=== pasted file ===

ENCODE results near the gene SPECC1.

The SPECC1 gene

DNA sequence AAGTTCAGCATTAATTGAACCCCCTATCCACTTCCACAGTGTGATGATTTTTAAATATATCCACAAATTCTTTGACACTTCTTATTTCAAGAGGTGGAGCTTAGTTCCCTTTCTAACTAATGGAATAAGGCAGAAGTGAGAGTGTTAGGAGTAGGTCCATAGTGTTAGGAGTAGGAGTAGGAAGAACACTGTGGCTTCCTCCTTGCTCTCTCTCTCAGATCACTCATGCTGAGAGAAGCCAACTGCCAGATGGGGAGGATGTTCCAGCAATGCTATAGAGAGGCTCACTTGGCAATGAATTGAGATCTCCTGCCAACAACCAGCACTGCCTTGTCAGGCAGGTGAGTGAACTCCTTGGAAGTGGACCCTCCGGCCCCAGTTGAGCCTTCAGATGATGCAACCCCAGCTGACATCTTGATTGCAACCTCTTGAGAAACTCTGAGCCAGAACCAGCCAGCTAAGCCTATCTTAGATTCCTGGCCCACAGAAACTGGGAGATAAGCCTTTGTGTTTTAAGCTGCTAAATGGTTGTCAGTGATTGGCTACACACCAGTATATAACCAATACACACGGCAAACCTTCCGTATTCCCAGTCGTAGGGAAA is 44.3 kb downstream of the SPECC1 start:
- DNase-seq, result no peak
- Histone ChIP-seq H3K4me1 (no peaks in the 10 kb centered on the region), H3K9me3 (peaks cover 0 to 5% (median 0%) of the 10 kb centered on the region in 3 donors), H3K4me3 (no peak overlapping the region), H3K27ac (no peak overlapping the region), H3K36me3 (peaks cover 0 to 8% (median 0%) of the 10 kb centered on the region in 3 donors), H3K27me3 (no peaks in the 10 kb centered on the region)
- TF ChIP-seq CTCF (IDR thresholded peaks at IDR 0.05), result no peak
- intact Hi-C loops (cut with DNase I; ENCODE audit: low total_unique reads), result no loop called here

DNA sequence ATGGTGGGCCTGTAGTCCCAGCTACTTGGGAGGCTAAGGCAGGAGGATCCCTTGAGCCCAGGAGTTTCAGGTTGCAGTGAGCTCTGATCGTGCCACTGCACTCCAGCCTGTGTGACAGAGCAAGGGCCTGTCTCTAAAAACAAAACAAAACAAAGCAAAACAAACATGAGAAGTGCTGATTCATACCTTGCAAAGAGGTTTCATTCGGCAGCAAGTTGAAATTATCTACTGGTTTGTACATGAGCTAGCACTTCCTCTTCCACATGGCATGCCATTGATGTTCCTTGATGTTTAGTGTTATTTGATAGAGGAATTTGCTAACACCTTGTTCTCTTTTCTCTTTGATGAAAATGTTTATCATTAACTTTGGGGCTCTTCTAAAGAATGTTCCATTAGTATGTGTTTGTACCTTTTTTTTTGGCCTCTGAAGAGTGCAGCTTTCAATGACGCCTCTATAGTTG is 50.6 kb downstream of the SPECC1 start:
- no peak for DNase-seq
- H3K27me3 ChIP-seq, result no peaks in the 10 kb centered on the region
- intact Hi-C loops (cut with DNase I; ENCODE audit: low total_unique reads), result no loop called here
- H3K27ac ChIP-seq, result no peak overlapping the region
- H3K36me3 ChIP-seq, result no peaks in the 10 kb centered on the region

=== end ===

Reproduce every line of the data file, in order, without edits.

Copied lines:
ENCODE results near the gene SPECC1.

The SPECC1 gene

DNA sequence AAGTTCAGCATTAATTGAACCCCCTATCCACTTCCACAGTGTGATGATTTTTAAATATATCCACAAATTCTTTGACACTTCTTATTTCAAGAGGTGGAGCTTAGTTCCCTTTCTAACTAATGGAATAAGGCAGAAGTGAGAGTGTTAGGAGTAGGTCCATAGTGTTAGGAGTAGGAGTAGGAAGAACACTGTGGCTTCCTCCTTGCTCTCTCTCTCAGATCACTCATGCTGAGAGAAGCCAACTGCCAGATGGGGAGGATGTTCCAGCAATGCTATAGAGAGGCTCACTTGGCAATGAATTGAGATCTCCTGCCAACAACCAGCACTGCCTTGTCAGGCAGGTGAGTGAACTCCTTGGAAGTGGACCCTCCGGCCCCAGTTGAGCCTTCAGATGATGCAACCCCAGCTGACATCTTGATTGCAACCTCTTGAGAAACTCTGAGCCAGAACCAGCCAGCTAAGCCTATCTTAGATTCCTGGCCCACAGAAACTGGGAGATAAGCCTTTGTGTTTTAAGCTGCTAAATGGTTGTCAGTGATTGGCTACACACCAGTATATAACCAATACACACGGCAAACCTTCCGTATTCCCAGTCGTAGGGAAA is 44.3 kb downstream of the SPECC1 start:
- DNase-seq, result no peak
- Histone ChIP-seq H3K4me1 (no peaks in the 10 kb centered on the region), H3K9me3 (peaks cover 0 to 5% (median 0%) of the 10 kb centered on the region in 3 donors), H3K4me3 (no peak overlapping the region), H3K27ac (no peak overlapping the region), H3K36me3 (peaks cover 0 to 8% (median 0%) of the 10 kb centered on the region in 3 donors), H3K27me3 (no peaks in the 10 kb centered on the region)
- TF ChIP-seq CTCF (IDR thresholded peaks at IDR 0.05), result no peak
- intact Hi-C loops (cut with DNase I; ENCODE audit: low total_unique reads), result no loop called here

DNA sequence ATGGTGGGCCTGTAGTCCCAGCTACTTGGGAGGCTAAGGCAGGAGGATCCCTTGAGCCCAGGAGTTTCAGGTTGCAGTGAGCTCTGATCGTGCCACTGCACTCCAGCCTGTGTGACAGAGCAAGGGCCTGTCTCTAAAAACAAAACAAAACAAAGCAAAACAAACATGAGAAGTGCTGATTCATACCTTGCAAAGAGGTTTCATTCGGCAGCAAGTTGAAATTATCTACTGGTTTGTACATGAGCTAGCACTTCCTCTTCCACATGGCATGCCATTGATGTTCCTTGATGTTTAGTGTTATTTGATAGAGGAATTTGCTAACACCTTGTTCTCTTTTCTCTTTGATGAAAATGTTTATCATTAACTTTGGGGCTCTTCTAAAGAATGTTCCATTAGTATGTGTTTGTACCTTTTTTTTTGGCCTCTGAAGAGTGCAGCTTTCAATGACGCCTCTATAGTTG is 50.6 kb downstream of the SPECC1 start:
- no peak for DNase-seq
- H3K27me3 ChIP-seq, result no peaks in the 10 kb centered on the region
- intact Hi-C loops (cut with DNase I; ENCODE audit: low total_unique reads), result no loop called here
- H3K27ac ChIP-seq, result no peak overlapping the region
- H3K36me3 ChIP-seq, result no peaks in the 10 kb centered on the region